Ko’olauloa friends, family and students of Kela Miller experienced a rare opportunity on Oct. 14th when the well-known kumu hula carried out a special hoike for her new pahu — a beautiful, hand-carved drum that has its own name.
First, a little background: Kela, who lived for many years in Hau’ula, is a full-Hawaiian born and raised in Laie. She is the great-granddaughter of Luika Ka’i’o and the grand-niece of Pua Ha’aheo — both of whom are widely revered in hula circles for helping preserve and teach the ancient art form.
Kela’s own instruction — and love for hula — began when she was five, first under the direction of the late Aunty Christina Nauahi; then her late mother, Elizabeth Kuhia; and more recently under Cy Bridges and Hui Ho’oulu Aloha.
After serving as Bridges’ alaka’i for many years, Kela asked and he told her it was time she had her own halau. About a year ago Kela formed Halau Hula o Kekela and started teaching girls and women from ages five-and-up at the Kahuku Village Assn. building. About a month ago, she moved across Kamehameha Hwy. to Kahuku sugar mill and began teaching in conjunction with the Malama Youth Center.
About three weeks ago Kela’s cousin, Robert “Buddy” Maka’iau from Hauula — a retired police officer who had studied carving with Etua Tahauri, learned she had started her own halau and knew why he had been making a special pahu. He presented her with the pahu which is carved from a coconut log and is about two feet high.
She conferred with her kupuna, and decided to hold the hoike for the pahu at Hukilau beach.
The afternoon of Oct. 14th at Hukilau was beautiful: gentle trades, pink-shaded clouds at sunset, and the ocean calm. After the sound of the pu conch and Hawaiian chants, Kela told her friends and family, “It is from our hearts that we do these things.” Typically, she invited a number of her family members and others to speak.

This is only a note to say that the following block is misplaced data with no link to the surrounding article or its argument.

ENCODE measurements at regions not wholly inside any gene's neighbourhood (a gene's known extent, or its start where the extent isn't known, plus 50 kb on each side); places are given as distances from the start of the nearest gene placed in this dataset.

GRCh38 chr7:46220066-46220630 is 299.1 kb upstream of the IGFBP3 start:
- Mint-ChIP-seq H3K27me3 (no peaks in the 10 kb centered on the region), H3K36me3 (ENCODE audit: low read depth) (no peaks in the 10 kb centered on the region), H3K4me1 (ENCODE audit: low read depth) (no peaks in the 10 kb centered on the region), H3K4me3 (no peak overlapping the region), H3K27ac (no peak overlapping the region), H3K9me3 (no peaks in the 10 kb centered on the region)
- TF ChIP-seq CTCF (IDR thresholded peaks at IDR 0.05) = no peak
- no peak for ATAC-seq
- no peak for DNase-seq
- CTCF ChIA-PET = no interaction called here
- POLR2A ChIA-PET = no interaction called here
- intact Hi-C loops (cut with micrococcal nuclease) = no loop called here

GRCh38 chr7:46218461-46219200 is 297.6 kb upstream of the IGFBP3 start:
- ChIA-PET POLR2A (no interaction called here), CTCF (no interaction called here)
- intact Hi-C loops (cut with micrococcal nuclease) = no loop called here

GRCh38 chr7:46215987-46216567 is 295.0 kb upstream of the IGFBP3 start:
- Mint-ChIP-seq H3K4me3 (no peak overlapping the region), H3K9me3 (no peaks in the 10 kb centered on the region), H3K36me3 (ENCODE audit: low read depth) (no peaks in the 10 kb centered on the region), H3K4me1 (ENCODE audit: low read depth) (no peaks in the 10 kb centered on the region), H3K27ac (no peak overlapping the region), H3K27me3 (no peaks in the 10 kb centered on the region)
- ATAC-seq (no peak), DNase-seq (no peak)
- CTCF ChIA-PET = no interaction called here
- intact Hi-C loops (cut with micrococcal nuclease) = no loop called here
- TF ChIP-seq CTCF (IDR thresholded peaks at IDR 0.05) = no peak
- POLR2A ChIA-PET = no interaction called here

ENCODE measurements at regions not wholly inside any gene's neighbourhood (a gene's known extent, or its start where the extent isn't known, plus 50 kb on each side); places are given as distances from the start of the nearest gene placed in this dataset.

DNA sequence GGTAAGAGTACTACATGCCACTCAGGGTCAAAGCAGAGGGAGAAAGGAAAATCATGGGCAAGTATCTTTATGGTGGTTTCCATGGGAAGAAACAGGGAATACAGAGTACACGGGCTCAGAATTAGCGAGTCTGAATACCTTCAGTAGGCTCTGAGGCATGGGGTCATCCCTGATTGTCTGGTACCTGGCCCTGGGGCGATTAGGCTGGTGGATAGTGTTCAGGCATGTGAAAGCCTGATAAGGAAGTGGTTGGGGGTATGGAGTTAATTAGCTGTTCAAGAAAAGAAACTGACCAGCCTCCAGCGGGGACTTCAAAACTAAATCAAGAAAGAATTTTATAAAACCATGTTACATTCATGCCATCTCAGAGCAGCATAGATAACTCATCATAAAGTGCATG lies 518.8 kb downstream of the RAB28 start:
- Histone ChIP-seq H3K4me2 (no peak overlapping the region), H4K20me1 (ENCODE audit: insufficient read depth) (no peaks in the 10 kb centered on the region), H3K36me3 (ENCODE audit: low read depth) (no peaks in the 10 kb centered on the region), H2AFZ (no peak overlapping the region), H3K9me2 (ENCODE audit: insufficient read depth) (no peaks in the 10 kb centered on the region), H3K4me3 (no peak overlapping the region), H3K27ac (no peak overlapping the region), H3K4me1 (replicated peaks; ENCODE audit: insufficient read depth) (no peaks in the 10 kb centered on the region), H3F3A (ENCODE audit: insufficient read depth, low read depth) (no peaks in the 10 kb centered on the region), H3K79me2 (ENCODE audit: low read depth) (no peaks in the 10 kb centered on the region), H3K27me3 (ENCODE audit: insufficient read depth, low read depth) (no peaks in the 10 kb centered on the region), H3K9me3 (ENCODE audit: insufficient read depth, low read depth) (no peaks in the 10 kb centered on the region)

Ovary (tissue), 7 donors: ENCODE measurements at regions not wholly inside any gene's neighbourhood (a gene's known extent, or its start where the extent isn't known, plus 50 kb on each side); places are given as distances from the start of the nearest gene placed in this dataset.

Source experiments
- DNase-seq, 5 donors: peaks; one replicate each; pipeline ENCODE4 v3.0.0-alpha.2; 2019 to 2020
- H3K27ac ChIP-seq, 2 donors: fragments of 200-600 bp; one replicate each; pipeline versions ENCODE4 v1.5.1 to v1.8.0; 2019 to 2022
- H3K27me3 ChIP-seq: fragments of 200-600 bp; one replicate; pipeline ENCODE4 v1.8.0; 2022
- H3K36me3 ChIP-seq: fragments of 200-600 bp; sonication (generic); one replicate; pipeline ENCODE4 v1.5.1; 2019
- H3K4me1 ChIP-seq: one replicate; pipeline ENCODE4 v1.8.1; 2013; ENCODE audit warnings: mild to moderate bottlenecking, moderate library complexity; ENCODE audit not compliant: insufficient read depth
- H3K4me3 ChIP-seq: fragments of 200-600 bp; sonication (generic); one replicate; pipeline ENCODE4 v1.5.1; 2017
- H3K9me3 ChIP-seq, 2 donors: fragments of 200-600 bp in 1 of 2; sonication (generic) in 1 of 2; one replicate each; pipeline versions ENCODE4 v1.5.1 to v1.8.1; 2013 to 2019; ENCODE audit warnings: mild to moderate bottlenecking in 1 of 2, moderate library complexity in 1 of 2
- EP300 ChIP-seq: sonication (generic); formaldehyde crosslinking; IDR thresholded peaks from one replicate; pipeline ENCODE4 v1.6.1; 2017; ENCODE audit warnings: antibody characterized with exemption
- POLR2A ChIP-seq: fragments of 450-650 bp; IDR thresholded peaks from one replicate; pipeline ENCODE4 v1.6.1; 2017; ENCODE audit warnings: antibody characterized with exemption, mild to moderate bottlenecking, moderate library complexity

“They [the Ka’i’o family] were one of the first families that came to live in Laie,” said Dawn Wasson, who also offered a chant. “We have the responsibility to learn our language and culture. We come from this land.”
“Kela has done so much for the community, and for Hawaiians; and I thank her publicly,” said Roland Ahi Logan.
Ka’umealani Walk, who teaches in the Hawaiian language immersion program at Hau’ula Elementary, said how fortunate everyone was to participate in this ceremony.
Gladys Ahuna reminisced about Hukilau beach: “For those of us who grew up in the community, this was Haumana’s beach. His canoe house was right there.”
She recalled that when fish were spotted in the bay before World War II, everyone would come to help with the hukilau-style fishing; even school would let out.
“The bag of the net was about 50-feet long,” she said. “I remember these huge wicker baskets. They pulled in from three-to-five tons — not just pounds.” Some was sold, she explained, but everyone who helped also shared. “We had fish for weeks.”
During the war Goat Island was used as a bombing target, “so the akule didn’t come then,” she added.
“Kekela’s grandmother was one of the greatest hula teachers that ever was,” she concluded.
Kela then called up her six children, 17 grandchildren and husband Martin who, she said, “stands behind me 110 percent.”
Two of Kela’s sons-in-law carried the pahu closer to the water, and everyone formed a circle around it. Kela’s father, Miki Kuhia, offered a pule in Hawaiian in which he blessed the drum “that it might bring joy, and that Kela might learn more.”
The pahu was given the name Ha’aheo o Mokuiki, honoring both sides of Kela’s family.
A pa’ina or feast followed.